Life with Father is a 1947 Technicolor American comedy film. It tells the true story of Clarence Day, a stockbroker who wants to be master of his house, but finds his wife and his children ignoring him, until they start making demands for him to change his own life. The story draws largely on the insistence by his wife that Clarence be baptized and Clarence’s stubborn, sometimes ill-tempered nature. In keeping with the autobiography, all the children in the family (all boys) are redheads. It stars William Powell and Irene Dunne as Clarence and his wife, supported by Elizabeth Taylor as a beautiful teenage girl with whom Clarence’s oldest son becomes infatuated, along with Edmund Gwenn, ZaSu Pitts, Jimmy Lydon and Martin Milner. The film and its audio entered the public domain in 1975.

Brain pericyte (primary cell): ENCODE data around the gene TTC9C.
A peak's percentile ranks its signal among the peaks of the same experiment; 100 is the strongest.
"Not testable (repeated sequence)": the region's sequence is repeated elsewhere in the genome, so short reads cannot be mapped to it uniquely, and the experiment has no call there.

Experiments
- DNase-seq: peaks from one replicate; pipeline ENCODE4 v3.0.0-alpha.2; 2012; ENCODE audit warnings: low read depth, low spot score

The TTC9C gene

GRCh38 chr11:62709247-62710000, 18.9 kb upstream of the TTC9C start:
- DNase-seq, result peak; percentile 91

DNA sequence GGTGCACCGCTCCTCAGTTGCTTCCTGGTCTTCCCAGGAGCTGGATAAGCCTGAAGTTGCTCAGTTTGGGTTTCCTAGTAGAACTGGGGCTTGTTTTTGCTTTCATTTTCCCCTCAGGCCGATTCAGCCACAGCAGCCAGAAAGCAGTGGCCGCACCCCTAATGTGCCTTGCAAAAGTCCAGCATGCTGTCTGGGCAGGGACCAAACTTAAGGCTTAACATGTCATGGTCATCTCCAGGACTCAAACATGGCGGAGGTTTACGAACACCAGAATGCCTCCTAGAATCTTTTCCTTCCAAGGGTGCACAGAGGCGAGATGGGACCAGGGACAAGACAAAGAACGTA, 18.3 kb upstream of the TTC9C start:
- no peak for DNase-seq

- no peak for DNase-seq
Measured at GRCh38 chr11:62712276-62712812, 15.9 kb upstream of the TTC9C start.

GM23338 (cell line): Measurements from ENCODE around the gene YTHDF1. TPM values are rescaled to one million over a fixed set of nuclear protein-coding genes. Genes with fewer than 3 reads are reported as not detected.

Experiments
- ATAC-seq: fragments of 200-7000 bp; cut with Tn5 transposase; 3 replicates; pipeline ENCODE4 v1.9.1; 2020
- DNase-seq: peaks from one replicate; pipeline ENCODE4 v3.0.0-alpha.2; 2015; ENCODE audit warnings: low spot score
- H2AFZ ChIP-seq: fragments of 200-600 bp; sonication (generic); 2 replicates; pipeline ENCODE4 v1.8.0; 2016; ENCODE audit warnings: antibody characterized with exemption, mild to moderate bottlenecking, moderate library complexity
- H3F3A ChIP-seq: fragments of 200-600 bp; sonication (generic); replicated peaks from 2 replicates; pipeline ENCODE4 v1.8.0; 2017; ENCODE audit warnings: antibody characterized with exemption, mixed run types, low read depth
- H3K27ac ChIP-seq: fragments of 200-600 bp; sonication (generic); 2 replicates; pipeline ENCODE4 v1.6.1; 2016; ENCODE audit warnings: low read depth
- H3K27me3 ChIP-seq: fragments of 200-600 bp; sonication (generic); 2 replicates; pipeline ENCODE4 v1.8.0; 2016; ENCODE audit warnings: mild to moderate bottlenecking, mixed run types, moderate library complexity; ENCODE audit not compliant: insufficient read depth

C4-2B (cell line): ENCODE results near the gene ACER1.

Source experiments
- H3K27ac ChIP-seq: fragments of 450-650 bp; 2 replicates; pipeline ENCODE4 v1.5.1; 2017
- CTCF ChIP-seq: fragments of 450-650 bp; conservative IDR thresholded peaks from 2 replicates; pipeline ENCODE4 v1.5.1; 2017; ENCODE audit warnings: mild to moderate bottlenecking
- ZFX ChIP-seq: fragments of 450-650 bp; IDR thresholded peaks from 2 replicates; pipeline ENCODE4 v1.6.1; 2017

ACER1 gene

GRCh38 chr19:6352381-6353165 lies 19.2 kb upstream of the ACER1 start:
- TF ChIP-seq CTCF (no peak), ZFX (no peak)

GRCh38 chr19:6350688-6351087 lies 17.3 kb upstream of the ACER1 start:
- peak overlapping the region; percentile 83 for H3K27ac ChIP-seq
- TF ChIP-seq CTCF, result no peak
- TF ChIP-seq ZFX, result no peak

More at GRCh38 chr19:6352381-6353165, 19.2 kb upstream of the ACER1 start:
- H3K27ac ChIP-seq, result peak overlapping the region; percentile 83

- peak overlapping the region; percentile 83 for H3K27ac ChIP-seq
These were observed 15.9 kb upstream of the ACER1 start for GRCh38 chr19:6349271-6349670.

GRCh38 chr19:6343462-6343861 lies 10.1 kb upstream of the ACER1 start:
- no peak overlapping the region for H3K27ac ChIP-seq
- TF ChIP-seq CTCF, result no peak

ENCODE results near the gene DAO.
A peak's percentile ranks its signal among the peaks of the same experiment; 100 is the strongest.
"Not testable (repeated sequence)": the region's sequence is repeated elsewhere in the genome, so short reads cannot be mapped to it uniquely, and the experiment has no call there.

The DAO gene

Stockbroker Clarence Day is the benevolent curmudgeon of his 1880s New York City household, striving to make it function as efficiently as his Wall Street office but usually failing. His wife Vinnie is the real head of the household. The anecdotal story encompasses such details as Clarence’s attempts to find a new maid; a romance between his oldest son Clarence Jr. and pretty out-of-towner Mary Skinner; a plan by Clarence Jr. and his younger brother John to make easy money selling patent medicines; Clarence’s general contempt for the era’s political corruption and the trappings of organized religion; and Vinnie’s push to get him baptized so he can enter the kingdom of God.